Vote 2020 graphic
Everything you need to know about and expect during
the most important election of our lifetimes

Leaning Tower Of Power Gets Blown For $400

Illustration for article titled Leaning Tower Of Power Gets Blown For $400

The Mopar Slant Six is one of the undisputed marvels of the engineering world; when the Sun goes supernova and the entire planet has been reduced to ionized hydrogen, a '67 Valiant will still be chugging along in the debris field (I once saw a Slant Six that had been completely filled with water- due to the owner's confusion about which cap to remove in order to add coolant- and had driven that way for weeks; the unpleasant noises and brown foam spewing out the tailpipe were apparently not regarded as meaningful). So it goes without saying that you can turbocharge the living hell out of one with no ill effects. Here's a nice article by a guy who put together a blown Dart for $400 with all-junkyard parts and a fair helping of ingenuity; sure, he's only running low 16s now, but that's probably about four seconds better than stock.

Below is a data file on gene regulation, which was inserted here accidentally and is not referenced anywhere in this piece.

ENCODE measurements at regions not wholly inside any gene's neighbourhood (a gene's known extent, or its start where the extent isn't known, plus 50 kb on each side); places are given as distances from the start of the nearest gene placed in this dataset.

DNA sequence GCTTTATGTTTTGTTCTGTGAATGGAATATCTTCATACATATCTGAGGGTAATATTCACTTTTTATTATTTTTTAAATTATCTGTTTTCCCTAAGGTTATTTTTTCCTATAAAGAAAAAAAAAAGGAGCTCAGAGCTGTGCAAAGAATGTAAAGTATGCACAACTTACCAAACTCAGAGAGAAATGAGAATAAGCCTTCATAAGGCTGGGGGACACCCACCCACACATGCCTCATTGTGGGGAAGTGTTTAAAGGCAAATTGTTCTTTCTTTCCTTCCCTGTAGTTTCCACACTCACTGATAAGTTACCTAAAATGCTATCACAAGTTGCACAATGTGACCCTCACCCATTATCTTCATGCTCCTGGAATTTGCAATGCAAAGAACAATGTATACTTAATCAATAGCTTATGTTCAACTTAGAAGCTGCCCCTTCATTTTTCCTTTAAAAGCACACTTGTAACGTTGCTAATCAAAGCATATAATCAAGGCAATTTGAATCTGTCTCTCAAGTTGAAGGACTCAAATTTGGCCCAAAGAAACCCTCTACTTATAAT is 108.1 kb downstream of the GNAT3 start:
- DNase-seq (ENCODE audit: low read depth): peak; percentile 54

Advertisement

$400 Slant Six Turbo Setup [Slantsix.org]

Related:
If Slant 6 Were 9: A Mopar-Powered Bug Rod [internal]

Share This Story

Get our newsletter

DISCUSSION

MarionCobretti
MarionCobretti

Wow, nice article, Cobretti. Since I'm seriously considering building an all-junkyard Megasquirted/turbocharged inline 6 (GMC 292, maybe?) in the near future, I need all the pointers I can get.

That sounds stark raving mad. In other words, two thumbs up!

And damn straight, Seth- the Slant Six may indeed be the best engine ever made...

Oh, and not to give short shrift to Chrysler, but if the Slant Six had been built as designed, it probably wouldn't have been the best engine ever. It was intended to be cast in aluminum, and the block was designed accordingly. When Chrysler couldn't make that work, they said "Ah, fuck it, let's just build it out of iron," but used the same design, meaning the block was way stronger than it needed to be. Chrysler is actually quite fortunate they couldn't figure out how to mass produce an aluminum motor in the late 50's-early 60's, or else the Six mightn't have been so legendarily unbreakable.